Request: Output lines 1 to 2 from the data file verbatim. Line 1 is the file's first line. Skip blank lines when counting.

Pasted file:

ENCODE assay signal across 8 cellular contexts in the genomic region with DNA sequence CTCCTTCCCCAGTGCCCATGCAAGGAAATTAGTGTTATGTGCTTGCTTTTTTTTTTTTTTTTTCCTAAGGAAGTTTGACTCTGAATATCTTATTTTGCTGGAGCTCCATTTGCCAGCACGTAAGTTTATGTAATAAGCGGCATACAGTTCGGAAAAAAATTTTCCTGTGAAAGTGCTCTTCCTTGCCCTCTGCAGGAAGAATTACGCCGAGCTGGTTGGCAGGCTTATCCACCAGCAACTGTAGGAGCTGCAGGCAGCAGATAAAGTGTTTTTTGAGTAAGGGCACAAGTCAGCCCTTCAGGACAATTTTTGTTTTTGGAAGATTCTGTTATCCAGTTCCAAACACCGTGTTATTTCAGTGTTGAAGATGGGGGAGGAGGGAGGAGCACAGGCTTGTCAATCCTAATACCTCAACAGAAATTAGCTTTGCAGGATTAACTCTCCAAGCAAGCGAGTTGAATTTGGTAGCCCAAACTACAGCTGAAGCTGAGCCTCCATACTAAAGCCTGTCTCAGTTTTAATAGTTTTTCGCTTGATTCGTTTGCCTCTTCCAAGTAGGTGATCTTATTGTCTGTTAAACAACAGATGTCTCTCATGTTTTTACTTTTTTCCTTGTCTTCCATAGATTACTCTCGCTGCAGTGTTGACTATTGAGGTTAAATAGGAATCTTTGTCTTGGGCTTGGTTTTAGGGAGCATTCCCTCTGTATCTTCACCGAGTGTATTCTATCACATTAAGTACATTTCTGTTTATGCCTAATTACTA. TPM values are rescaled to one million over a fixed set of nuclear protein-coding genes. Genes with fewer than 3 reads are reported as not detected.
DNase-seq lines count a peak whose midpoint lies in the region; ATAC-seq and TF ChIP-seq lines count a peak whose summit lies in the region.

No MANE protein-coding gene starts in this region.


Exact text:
ENCODE assay signal across 8 cellular contexts in the genomic region with DNA sequence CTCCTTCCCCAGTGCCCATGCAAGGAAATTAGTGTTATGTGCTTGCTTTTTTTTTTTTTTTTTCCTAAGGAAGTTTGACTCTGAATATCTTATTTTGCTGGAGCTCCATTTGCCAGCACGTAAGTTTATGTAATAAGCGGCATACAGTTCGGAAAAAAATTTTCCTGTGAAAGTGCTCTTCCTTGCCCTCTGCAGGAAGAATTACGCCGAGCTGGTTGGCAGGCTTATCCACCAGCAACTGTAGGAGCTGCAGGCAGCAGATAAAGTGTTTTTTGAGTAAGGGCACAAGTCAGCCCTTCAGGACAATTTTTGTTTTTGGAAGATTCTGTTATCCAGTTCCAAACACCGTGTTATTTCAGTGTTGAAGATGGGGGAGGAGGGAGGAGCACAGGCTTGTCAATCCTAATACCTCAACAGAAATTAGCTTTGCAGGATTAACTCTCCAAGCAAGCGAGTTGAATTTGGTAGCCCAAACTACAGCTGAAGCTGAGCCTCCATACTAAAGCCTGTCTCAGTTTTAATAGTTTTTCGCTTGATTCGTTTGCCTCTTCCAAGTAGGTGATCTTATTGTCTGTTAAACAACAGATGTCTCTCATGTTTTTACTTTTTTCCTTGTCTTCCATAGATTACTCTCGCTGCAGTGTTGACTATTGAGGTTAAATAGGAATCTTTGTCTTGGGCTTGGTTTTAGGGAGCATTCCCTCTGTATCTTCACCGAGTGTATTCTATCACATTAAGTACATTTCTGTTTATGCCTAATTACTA. TPM values are rescaled to one million over a fixed set of nuclear protein-coding genes. Genes with fewer than 3 reads are reported as not detected.
DNase-seq lines count a peak whose midpoint lies in the region; ATAC-seq and TF ChIP-seq lines count a peak whose summit lies in the region.